Kensington looks to expand beer, wine sales throughout town
Town moving further from dryer days
When Kensington residents vote in the June 7 town council election, they also will be polled about their views on expanding beer and wine sales in town, a referendum some say could bring new life to small business.
"Absolutely it would help us," said Susie Cooper, co-owner of Old Town Market on Kensington Parkway. "The neighborhood would be able to support us more, and we'd be able to serve the community in a way bigger stores can't."
Prior to 2007, alcohol sales of any kind were prohibited within town limits. That year, state lawmakers at the behest of the Kensington Town Council passed legislation allowing the Montgomery County Board of License Commissioners to issue alcoholic beverage licenses to restaurants in the business district.
In 2009, the area where alcohol sales are permitted was expanded to portions of Connecticut Avenue, Howard Avenue, University Boulevard, Dupont Avenue, and several other streets that featured eateries near Town Center.
The town council is considering legislation that would permit off-site alcohol sales in those areas; a measure that would provide for beer and wine stores in Kensington.
"I've heard some pretty strong feelings on both sides of the issue," Councilman Sean McMullen said. "I think most people would like to see it go through if we put some limitations in place."
McMullen said similar to current on-site alcohol sales, which are allowed in certain areas and in restaurants where at least half of their income is generated by food sales, the proposition will include several caveats prohibiting the hours of sales and if it can be refrigerated.
Cooper said she has been lobbying Town Hall for off-site beer and wine sales since she opened the Old Town Market three years ago. She says such sales would boost profits for stores.
"When you're off the beaten path like we are, you have to do have something that brings people in," she said. "That's why we have soft serve ice cream and deli sandwiches; it's a way to compete."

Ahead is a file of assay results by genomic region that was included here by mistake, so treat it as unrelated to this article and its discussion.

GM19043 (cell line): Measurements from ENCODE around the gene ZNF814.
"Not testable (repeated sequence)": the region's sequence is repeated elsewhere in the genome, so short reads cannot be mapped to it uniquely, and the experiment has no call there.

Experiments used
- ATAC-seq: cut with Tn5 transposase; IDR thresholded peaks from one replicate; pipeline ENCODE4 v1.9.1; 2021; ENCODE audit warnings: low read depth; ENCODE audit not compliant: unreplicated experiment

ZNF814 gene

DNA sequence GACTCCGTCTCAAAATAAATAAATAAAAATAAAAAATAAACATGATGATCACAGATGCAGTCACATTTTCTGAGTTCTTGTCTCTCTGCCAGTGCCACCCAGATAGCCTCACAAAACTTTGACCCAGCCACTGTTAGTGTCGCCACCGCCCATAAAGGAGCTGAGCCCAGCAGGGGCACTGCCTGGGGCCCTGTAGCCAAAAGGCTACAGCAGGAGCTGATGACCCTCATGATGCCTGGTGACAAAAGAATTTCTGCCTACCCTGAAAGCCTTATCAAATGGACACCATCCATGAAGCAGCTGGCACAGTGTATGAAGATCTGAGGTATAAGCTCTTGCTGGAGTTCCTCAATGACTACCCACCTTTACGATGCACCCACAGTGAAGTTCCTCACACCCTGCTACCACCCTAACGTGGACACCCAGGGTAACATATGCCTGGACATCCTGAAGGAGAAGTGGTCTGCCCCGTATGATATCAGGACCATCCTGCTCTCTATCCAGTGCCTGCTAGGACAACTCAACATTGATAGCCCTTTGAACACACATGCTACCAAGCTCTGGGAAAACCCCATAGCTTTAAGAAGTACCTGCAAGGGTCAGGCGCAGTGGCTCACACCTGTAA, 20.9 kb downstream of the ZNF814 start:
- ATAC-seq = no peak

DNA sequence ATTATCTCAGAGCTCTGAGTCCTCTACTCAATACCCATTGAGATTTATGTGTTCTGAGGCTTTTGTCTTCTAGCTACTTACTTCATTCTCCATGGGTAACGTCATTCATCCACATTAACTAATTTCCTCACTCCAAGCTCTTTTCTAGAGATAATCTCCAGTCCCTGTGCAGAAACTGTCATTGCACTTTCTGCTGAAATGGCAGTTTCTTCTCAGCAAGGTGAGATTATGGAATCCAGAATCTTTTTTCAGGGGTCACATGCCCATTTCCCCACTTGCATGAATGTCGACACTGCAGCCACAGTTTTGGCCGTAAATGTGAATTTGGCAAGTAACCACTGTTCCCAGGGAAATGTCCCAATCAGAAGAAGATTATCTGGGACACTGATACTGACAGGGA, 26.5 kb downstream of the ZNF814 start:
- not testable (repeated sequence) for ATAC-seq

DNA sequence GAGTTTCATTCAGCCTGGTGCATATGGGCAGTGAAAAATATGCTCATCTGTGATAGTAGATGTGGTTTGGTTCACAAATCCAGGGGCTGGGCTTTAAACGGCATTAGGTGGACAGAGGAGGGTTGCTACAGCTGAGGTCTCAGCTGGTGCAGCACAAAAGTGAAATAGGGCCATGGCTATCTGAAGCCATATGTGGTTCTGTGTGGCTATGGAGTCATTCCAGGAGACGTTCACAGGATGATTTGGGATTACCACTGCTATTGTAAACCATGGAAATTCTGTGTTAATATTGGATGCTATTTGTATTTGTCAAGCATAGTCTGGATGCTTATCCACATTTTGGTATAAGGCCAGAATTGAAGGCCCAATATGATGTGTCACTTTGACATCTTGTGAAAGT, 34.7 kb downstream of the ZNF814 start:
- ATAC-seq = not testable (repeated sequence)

Resident Meredith Fulton said she does not support the move, as Kensington already is served by liquor stores nearby.
"I don't consider this to be a priority right now," she said. "There are a lot of other things we could spend our time on when there's already a place to buy it around here."
Barnesville, Damascus, Laytonsville, Washington Grove and the City of Takoma Park also are noted in Maryland State Law, prohibiting or further limiting alcohol sales within their limits.
All sales of alcoholic beverages require a license, issued by Montgomery County's Board of License Commissioners.
The referendum is expected to be attached to ballots during the June 7 election, scheduled for 6 to 9 p.m. at Town Hall, 3710 Mitchell St., Kensington.
Following a tallying of referendum opinions, town officials said any proposed legislation would have to pass public hearing before being proposed to a state representative who can sponsor a bill aimed at ratifying the current law. The bill would then need a majority approval by members of the Maryland General Assembly before becoming law.
Referendum question: Should the Town support State legislation that would allow a prospective license holder, only in the geographic area shown below, to apply for a license to sell beer and wine for consumption off-site only, subject to certain conditions, for example; limiting the hours of sale and/or requiring that beer and wine not be refrigerated, with final conditions to be determined by the Council after a Public Hearing and vote before the State legislation is requested.
Voting is 6 to 9 p.m. June 7 at Town Hall, 3710 Mitchell St.,